//by the importance sampler
    w = pdfn(theta_draw)/tDensity(theta_draw, mean_is, scale_is, dof_is);

    //Weighted sum of the importance sampler draws
    theta_mean_is = theta_mean_is + w*theta_draw;

    //Weighted sum of the square of the importance sampler draws
    th2mo_is = th2mo_is + w*theta_draw^2;

    //Find sum of weights 
    wsum = wsum + w;

    //Find sum of squared weights
    wsum2 = wsum2 + w^2;

endfor;

Finally, we will find the sample averages to estimate our parameters of interest.

//Monte Carlo Statistics
//Mean
theta_mean_mc = theta_mean_mc / keep_draws;

//Standard deviation
th2mo_mc = th2mo_mc / keep_draws;
thsd_mc = sqrt(th2mo_mc - theta_mean_mc^2);

print "Monte Carlo Posterior Mean and Standard Deviation";
theta_mean_mc thsd_mc;

//Importance Sampler
//Mean
theta_mean_is = theta_mean_is / wsum;

//Standard deviation
th2mo_is = th2mo_is / wsum;
thsd_is = sqrt(th2mo_is - theta_mean_is^2);

print "Importance Sampling Posterior Mean and Standard Deviation";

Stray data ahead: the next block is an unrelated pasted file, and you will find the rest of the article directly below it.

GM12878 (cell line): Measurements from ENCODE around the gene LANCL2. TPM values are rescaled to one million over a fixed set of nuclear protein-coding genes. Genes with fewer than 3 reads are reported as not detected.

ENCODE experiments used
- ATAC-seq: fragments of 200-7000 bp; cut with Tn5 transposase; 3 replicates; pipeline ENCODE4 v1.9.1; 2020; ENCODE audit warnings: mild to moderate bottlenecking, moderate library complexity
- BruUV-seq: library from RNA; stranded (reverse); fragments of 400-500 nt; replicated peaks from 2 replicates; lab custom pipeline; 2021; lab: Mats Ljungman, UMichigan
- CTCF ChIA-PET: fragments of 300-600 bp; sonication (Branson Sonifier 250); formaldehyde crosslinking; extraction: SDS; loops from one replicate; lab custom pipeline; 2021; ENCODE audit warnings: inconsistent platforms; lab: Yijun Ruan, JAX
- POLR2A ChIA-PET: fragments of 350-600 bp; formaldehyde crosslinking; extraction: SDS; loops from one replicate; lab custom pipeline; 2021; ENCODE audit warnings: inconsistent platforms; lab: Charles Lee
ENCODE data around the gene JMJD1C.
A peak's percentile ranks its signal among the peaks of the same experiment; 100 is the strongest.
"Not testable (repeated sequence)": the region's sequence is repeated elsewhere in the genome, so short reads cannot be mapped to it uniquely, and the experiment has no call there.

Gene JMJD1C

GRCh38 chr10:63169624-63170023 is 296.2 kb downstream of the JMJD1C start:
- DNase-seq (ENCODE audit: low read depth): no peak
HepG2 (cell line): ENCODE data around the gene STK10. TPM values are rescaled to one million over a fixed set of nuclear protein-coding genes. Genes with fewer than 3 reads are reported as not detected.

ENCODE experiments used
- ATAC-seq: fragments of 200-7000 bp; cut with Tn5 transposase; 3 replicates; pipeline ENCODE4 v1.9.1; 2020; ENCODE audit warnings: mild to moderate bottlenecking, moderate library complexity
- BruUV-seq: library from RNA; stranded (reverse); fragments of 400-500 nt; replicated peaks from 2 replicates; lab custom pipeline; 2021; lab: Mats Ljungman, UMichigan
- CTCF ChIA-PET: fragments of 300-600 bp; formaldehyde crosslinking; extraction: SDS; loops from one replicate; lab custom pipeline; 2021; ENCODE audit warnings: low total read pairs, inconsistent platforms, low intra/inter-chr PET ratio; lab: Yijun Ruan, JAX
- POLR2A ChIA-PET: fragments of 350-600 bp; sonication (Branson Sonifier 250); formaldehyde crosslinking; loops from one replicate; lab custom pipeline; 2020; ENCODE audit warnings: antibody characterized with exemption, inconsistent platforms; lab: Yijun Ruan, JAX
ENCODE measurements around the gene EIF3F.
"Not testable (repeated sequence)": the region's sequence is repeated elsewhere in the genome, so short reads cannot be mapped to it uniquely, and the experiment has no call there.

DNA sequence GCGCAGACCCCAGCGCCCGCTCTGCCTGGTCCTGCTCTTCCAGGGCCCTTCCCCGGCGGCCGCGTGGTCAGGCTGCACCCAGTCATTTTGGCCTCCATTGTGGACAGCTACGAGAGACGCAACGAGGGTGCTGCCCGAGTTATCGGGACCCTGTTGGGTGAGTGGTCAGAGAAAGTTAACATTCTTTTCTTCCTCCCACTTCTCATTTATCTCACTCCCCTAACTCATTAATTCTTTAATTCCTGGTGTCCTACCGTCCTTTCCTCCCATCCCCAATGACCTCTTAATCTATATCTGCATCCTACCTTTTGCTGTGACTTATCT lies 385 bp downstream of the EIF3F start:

theta_mean_is thsd_is;

//Importance sampler weights
//Mean
wmean = wsum / keep_draws;

//Standard deviation
wstd = sqrt(wsum2/keep_draws - wmean^2);

print "Mean and standard deviation of importance sampling weights";
print wmean wstd;

The code above will produce the following output.

Monte Carlo Posterior Mean and Standard Deviation
 -0.0002   0.9900
Importance Sampling Posterior Mean and Standard Deviation
  0.0034   1.0016
Mean and standard deviation of importance sampling weights
  1.0012   0.3793

Note: procedures tDensity and pdfTDist are based upon code by James LeSage, University of Toledo.

Have a Specific Question?

Get a real answer from a real person

Need Support?

Get help from our friendly experts.

REQUEST A FREE QUOTE

Thank you for your interest in the GAUSS family of products.

© Aptech Systems, Inc. All rights reserved.

Privacy Policy | Sitemap